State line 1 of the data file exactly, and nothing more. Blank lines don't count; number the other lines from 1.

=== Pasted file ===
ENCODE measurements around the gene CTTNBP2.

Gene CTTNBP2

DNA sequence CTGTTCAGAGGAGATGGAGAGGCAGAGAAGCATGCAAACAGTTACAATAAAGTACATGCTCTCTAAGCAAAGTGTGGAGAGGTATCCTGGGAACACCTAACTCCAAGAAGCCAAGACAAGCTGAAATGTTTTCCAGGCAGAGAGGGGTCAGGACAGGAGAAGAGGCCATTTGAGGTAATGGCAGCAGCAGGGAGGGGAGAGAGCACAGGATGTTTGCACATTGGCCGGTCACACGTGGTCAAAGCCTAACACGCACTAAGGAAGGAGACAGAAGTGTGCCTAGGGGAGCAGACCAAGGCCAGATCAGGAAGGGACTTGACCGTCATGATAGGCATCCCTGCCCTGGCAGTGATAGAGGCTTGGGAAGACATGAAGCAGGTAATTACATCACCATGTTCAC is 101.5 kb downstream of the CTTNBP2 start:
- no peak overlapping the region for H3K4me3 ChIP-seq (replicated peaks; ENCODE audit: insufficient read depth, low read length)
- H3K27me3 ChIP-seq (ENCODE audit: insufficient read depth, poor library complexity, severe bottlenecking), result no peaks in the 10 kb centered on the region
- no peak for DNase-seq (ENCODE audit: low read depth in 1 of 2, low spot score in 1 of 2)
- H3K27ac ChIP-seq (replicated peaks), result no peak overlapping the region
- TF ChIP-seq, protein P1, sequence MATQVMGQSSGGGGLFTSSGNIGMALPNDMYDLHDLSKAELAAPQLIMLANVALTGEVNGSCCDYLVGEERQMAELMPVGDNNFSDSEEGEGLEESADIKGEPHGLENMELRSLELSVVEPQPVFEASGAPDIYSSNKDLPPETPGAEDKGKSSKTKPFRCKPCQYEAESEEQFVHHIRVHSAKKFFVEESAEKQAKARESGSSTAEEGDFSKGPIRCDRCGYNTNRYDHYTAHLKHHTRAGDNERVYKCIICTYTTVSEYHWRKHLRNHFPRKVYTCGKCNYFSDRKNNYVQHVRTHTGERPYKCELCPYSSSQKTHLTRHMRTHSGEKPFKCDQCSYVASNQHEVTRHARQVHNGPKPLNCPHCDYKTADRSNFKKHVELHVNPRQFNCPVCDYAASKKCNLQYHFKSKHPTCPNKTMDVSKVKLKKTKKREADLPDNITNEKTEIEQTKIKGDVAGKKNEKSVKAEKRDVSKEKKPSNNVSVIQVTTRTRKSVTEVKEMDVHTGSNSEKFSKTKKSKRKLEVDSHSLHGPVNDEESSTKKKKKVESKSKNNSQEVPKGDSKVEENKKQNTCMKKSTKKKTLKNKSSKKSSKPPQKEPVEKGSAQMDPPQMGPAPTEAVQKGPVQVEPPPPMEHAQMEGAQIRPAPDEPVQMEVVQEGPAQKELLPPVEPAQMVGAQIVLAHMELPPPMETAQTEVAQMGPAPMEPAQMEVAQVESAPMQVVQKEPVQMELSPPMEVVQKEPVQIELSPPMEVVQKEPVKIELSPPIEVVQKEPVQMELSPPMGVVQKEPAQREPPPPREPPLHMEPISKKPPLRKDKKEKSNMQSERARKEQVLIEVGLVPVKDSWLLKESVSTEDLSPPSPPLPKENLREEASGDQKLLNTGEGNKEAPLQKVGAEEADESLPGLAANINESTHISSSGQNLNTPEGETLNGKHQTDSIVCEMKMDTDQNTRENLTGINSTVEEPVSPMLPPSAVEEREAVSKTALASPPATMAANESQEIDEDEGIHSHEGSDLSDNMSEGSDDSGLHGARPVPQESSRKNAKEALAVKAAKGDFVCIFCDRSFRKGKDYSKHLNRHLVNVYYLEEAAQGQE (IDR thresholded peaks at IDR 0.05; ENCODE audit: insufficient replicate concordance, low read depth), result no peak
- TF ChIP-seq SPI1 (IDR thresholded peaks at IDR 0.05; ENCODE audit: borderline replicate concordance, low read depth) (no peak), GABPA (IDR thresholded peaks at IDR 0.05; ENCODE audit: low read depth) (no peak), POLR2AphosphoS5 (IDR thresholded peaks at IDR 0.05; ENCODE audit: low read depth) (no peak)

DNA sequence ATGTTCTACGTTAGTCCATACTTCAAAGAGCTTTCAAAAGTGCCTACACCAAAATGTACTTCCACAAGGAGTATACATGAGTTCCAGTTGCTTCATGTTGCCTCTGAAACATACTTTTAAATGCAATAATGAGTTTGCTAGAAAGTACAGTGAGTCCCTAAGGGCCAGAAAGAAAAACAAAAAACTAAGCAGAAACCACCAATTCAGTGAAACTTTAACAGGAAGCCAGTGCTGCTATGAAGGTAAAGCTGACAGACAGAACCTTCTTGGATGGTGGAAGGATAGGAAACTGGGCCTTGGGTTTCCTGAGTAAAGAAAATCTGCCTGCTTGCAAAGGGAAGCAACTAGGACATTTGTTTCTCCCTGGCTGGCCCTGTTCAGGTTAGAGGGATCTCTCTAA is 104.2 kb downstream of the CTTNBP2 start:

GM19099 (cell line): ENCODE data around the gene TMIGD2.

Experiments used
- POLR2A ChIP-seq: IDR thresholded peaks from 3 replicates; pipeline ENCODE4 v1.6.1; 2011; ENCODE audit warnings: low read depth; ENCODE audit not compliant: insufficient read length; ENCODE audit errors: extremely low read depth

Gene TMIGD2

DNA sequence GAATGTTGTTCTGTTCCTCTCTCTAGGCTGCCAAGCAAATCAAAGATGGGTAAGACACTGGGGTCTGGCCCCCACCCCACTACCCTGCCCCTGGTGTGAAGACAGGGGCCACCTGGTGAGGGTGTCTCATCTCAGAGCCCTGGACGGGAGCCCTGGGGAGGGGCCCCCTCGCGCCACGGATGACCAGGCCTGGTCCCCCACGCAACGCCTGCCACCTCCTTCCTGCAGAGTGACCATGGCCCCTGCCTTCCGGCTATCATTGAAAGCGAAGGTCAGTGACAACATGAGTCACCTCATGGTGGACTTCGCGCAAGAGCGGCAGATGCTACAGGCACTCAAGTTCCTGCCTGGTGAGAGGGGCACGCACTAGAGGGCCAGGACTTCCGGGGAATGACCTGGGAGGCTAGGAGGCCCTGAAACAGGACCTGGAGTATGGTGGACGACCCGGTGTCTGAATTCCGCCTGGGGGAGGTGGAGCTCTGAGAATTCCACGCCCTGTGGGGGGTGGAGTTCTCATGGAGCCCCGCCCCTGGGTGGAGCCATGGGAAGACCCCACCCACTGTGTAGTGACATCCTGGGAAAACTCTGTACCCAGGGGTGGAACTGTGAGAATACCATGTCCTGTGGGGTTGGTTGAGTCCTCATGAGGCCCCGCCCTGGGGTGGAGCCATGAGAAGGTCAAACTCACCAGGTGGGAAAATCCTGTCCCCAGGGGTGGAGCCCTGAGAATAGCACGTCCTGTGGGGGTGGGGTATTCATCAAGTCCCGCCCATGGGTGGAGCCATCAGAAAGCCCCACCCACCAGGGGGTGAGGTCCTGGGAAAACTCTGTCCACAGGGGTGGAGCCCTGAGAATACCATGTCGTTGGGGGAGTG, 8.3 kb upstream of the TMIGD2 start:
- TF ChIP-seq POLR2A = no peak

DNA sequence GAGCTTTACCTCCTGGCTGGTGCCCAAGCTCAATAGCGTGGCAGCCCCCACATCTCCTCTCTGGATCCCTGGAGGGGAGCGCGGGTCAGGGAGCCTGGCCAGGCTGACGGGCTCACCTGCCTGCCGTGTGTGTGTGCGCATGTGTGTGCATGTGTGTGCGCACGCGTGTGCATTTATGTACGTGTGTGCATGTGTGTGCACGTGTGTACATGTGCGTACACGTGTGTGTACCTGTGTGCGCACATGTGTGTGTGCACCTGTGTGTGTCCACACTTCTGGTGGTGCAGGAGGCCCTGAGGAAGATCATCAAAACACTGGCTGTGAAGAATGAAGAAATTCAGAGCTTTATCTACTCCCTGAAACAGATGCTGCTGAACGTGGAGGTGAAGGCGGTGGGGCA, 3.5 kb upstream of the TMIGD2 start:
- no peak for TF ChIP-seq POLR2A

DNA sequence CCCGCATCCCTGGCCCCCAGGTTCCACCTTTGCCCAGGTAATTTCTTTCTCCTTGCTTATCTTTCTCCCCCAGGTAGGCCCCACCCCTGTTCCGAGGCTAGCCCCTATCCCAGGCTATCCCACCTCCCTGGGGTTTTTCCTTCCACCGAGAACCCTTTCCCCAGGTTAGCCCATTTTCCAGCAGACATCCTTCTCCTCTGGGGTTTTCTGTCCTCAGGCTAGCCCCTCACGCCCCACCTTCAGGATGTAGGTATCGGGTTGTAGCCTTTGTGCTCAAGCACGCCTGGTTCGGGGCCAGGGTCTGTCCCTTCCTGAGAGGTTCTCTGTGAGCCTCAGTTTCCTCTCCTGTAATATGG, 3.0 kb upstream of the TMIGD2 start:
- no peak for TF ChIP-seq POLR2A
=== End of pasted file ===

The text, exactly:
ENCODE measurements around the gene CTTNBP2.